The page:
The office politics really stresses me out and as with most of the other service jobs I’ve held, I’ve reached a point of burnout where I really dread even going to work anymore. I do not really want to look for yet another crappy service job, and writing jobs in this area are practically nonexistent, unless you have a journalism degree which is required to write for one of the local newspapers. Obviously, I’d rather write for a living. I actually used to, when I lived in the northeast about 20 years ago.

If I could, I would write all day, every day. I want more time than the weekends and evenings to do this (because I’m simply too exhausted sometimes to write as much as I’d like). Sometimes I wind up staying up until 2 or 3 in the morning to catch up on reading and posting, but of course then I’m in no condition to be at my job at 8 in the morning. At my age, trying to get by on 3-4 hours of sleep is very unhealthy and then I go to work feeling like absolute crap.

So until something better comes along, I’m considering going from fulltime to part time–working only 4 days a week instead of 5. The job doesn’t offer health insurance anyway, so I really wouldn’t be losing anything except a day’s pay.

My conundrum is that even working 5 days a week, I barely earn enough to pay my bills. I don’t even have cable TV anymore because I can’t afford it (not that I need it). I never go on vacations, not even weekend getaways. I can’t even afford the movies. I drive a 13 year old car with expired tags because I can’t afford to have the repairs done that would get it to pass inspection. My disposable income is almost nonexistent–it actually qualifies me as “poverty level” according to the national tables. So obviously I really can’t afford to lose a day of work.

On the other hand, why should my life consist of spending most of it doing something I don’t really want to be doing? Our narcissistic Powers That Be would like to keep most of us working like dogs, earning slave wages, and possibly dying an early death due to work-related stress with no health insurance or safety nets at all should we become ill, but dammit, I am sick to death of being one of the sheep that feeds their coffers but gets nothing in return but a bare-survival income that does nothing for me but keeps me from being on the streets.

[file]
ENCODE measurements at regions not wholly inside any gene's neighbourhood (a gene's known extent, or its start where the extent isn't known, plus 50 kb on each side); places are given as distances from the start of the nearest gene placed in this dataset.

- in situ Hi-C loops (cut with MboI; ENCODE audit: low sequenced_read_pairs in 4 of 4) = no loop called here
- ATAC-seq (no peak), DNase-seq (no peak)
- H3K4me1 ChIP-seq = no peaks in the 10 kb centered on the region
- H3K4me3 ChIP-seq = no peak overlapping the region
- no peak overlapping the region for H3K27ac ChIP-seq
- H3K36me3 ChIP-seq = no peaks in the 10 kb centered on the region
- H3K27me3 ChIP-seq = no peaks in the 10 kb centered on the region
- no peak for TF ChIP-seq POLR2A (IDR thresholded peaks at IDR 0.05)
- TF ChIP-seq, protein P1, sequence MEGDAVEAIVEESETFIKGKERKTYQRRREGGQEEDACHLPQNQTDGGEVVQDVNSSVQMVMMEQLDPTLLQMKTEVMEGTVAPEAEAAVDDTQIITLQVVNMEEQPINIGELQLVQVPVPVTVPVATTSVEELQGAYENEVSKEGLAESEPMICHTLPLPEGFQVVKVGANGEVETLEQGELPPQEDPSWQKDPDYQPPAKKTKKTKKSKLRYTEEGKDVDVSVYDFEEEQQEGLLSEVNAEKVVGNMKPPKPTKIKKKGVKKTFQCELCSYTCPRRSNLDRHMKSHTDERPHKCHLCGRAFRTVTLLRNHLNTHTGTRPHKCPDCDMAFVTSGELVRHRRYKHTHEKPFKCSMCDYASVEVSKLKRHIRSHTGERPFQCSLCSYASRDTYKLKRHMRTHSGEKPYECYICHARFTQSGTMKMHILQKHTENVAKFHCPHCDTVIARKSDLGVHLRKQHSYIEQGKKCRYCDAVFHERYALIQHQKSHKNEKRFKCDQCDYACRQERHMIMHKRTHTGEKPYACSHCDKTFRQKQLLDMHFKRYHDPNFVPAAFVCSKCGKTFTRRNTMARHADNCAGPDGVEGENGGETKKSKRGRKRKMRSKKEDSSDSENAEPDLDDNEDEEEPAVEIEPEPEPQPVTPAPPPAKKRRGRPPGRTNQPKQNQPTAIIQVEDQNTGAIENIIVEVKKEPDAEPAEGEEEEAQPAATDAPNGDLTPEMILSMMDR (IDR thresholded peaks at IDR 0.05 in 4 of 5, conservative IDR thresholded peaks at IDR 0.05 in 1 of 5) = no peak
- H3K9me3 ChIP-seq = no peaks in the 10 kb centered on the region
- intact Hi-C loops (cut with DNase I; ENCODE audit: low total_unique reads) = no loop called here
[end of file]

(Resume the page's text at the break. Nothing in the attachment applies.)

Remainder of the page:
I need an extra day to relax and write as much as I want, and even start writing a book. It’s hard to squeeze everything I’d like to do into weekends and evenings. But the money situation is worrisome too. So I’d like to get your opinions on what YOU would do if you were in my shoes.

Is “survival money” more important than doing something you love, even if that thing you love pays nothing? Or is it better to take the risk to chase happiness and have faith that somehow, even with less time spent working at a humdrum job, the money you need will still be there?

Please do not suggest I approach my family for help. That is not an option for me.

My dead car.

my_deadcar

So my transmission just died. It was acting up for almost a year and finally gave out this morning when I tried to go forward and the car went nowhere. The only way I could go was in reverse.

My dilemma: do I throw good money after bad to have it fixed/replaced or get a new car? It’s a tough decision.

I don’t want to be locked into monthly payments which are a huge financial burden on someone with my income, nor do I want to buy someone else’s problem. Forget about buying a new car. I know my car. I know its quirks. I’m thinking that if everything else looks okay, it might be worth getting the transmission rebuilt or replaced. I have almost enough for that right now. I could save up the rest over a few weeks.

My car is a 2001 Ford Taurus sedan (yeah I know, lol) but it has an absolutely fantastic sound system that I don’t want to give up…I know that’s probably not a good reason to try to have it fixed but I really don’t want a new car right now. I like this car and I own it free and clear.

I could be set back $1600 at BEST…I already gave them permission to remove the tranny…that alone sets me back $389. I’d be hesitant to tell them to forget it now, unless they tell me it’s going to cost over $2K.

Sometimes I wish I lived in a place where I didn’t need to drive or have a car. Even when your car’s paid off, they’re more expensive than children–what with all the upkeep, oil changes, gas, repairs, car insurance, registration, etc. They’re a never-ending money drain.

My registration expires this month. So I have that to worry about too. It won’t pass inspection because my check engine light is on again. I go through this every year.